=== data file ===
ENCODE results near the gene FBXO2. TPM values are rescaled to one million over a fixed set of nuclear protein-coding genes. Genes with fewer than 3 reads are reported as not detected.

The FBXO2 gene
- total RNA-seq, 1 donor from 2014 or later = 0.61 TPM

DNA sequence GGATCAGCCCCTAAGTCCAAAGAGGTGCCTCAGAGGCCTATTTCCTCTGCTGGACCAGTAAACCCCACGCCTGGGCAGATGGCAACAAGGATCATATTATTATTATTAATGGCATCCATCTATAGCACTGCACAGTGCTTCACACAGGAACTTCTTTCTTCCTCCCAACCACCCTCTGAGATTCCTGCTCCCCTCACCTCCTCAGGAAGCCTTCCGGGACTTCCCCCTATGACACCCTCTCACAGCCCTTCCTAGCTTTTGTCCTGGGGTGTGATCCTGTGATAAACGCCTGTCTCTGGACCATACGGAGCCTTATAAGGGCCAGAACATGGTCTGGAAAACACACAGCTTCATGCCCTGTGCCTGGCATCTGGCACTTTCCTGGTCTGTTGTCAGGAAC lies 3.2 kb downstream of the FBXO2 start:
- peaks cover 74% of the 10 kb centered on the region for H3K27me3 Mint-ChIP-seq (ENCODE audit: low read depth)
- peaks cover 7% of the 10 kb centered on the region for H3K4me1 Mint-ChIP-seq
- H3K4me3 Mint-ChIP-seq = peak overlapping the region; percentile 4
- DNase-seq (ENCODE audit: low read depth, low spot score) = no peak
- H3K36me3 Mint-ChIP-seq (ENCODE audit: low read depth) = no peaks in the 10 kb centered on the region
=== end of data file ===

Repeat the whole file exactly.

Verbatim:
ENCODE results near the gene FBXO2. TPM values are rescaled to one million over a fixed set of nuclear protein-coding genes. Genes with fewer than 3 reads are reported as not detected.

The FBXO2 gene
- total RNA-seq, 1 donor from 2014 or later = 0.61 TPM

DNA sequence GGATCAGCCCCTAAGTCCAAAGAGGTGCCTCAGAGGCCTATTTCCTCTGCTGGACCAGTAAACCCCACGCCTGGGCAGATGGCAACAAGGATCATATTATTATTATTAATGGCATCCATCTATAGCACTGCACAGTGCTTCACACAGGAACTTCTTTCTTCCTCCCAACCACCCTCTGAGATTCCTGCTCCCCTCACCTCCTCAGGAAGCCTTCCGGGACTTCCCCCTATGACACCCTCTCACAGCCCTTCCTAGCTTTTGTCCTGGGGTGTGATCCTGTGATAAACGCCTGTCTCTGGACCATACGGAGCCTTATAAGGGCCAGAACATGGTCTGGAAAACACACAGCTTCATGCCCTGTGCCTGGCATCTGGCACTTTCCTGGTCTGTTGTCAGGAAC lies 3.2 kb downstream of the FBXO2 start:
- peaks cover 74% of the 10 kb centered on the region for H3K27me3 Mint-ChIP-seq (ENCODE audit: low read depth)
- peaks cover 7% of the 10 kb centered on the region for H3K4me1 Mint-ChIP-seq
- H3K4me3 Mint-ChIP-seq = peak overlapping the region; percentile 4
- DNase-seq (ENCODE audit: low read depth, low spot score) = no peak
- H3K36me3 Mint-ChIP-seq (ENCODE audit: low read depth) = no peaks in the 10 kb centered on the region